Downtown Los Angeles


Local wildlife



Taking our time we reached the summit of Occidental Peak after roughly an hour from our parking spot. After signing the summit register  setting up to get on the air was the next thing to do. Our first contact was NA6MG (Dan) who spotted KB6CIO (Bob) which helped a lot.

Propagation was better than expected after the sun storm at the beginning of the week. Most of the contacts were on 20m and surprisingly on 12m. I made some 2m contacts but could not reach N6JZT for a “Summit to Summit” contact on nearby Mt. Lukens. Hal (N6JZT) was “full quieting” but could not hear me or Bob. Mt. Lukens is in line of sight to Occidental Peak which makes this a real weird phenomena.

Contacts during this activation:

Time Call Band Mode
18:18z NA6MG 144MHz FM
18:22z KQ2U 144MHz FM
18:25z WA6VVC 144MHz FM
18:52z K6TUY 14MHz SSB 14,347 MHz
18:58z N6MKW 14MHz SSB
19:01z NS7P 14MHz SSB
19:02z KA5PVB 14MHz SSB
19:03z W0MNA 14MHz SSB
19:04z W0ERI 14MHz SSB
19:06z W7CNL 14MHz SSB
19:07z W7RV 14MHz SSB
19:14z N7AMA 14MHz SSB
19:15z N4MJ 14MHz SSB
19:17z WA6RIC 14MHz SSB
19:27z N4EX 24MHz SSB 24,980 MHz
19:29z KE5JDF 24MHz SSB
19:30z N1EU 24MHz SSB
19:31z WA2USA 24MHz SSB
19:32z AE4FZ 24MHz SSB
19:34z W0ERI 24MHz SSB
19:35z K5WI 24MHz SSB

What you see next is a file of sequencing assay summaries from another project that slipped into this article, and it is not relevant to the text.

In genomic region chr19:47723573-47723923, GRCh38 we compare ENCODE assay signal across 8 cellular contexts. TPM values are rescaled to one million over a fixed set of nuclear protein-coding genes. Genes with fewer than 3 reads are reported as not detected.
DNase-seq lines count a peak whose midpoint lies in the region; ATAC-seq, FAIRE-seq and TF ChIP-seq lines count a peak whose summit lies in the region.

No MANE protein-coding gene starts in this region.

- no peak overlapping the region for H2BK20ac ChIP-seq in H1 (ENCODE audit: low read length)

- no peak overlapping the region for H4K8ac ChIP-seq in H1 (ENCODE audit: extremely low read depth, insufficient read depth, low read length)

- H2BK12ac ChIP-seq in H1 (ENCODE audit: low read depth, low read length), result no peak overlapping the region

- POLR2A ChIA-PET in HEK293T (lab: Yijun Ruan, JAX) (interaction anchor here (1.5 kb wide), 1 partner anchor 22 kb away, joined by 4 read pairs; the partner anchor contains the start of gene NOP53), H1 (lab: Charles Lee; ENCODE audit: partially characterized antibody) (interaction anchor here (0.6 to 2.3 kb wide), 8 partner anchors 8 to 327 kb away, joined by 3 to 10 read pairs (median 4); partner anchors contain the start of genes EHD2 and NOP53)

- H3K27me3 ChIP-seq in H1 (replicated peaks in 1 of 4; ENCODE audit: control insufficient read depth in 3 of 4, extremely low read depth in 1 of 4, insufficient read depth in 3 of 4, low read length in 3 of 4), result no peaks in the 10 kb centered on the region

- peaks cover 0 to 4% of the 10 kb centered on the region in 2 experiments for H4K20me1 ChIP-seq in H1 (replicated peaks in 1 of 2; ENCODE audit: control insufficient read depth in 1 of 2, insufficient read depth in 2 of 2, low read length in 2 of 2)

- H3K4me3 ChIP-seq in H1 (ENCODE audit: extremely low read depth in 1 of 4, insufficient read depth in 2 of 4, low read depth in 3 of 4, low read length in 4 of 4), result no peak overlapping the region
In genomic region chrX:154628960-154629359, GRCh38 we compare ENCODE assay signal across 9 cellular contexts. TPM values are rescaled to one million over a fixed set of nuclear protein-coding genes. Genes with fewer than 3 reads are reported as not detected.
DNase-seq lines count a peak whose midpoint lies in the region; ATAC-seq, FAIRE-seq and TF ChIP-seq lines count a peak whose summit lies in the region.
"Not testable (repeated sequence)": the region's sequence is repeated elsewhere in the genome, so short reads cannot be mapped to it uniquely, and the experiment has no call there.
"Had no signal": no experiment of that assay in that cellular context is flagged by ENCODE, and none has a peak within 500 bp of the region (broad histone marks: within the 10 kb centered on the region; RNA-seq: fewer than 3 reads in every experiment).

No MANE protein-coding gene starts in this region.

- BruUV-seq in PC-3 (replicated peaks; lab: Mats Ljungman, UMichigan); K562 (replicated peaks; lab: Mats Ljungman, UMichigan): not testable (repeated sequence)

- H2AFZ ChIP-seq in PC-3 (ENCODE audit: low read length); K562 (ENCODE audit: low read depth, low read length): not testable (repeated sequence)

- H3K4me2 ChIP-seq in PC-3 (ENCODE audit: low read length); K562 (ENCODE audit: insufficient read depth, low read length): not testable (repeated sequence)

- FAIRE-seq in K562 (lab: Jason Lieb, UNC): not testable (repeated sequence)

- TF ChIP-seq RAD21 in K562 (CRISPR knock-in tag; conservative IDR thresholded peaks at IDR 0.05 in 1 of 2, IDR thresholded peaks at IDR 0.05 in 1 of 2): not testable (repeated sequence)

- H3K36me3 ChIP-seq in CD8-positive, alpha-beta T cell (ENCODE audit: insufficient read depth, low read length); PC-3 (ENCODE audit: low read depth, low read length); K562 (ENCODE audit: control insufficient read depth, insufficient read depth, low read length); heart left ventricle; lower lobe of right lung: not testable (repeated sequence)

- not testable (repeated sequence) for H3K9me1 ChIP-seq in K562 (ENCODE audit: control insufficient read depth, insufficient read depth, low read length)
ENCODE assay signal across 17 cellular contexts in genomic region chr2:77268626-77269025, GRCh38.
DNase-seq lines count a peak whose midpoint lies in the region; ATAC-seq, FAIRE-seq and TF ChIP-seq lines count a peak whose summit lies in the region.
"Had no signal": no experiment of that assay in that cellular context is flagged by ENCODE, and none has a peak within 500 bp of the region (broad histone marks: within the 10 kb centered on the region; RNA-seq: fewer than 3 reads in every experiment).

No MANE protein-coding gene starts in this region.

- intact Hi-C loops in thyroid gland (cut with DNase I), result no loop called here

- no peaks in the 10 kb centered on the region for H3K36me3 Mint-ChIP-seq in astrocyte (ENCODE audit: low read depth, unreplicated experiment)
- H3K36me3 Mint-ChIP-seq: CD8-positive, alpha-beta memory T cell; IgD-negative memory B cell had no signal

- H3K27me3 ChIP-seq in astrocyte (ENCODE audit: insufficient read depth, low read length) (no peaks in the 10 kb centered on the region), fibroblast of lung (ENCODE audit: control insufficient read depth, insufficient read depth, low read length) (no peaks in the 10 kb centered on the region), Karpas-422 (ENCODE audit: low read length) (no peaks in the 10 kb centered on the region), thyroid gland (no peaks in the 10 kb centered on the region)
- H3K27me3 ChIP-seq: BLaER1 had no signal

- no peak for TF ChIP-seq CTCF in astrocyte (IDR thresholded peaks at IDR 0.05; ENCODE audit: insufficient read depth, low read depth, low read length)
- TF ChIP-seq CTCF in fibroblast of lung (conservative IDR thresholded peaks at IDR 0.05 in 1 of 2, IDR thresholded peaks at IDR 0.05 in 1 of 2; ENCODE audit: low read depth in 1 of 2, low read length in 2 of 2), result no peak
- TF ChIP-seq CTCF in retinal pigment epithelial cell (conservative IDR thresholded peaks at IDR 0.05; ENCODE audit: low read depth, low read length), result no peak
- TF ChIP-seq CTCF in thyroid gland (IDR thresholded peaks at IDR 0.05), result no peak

19:36z W0MNA 24MHz SSB


Antenna setup


Operating setup


Along the trail

The journey into CW

Today I will start my journey into CW or morse code. As a matter of fact I have started a few weeks ago by listening using the Koch method, but did not do this on a regular basis.

So I decided to become more serious and start today using Koch software programs on an Android tablet and my computer. Monitoring my progress and welcoming the unavoidable setbacks. Let’s face it my previous attempts to go into CW failed, but as an avid SOTA (Summits on the Air) activator and chaser I came to the conclusion that in order to reduce equipment and weight especially on long hikes, CW can’t be completely neglected. Besides I have a CW paddle key around the shack I may as well use it.


So the journey starts……….

On the Air

This post starts my blog about my “Adventures on the Air”.

Of course there remains the question how you define adventures – in this case it is quite simple, or it appears to be.  Adventures are the things related to amateur radio encountered during my free time while being on the air, building equipment (mostly antennas), hiking on summits and bringing my radio along and last but not least attempting to restore my ability to use CW as an alternative to phone and digital modes. There will be also critical aspects to amateur radio, topics which are not really adventures, but more unpleasant encounters and experiences.

So having said that let’s start the journey, which isn’t all that easy to be honest for me, being completely new to blogging.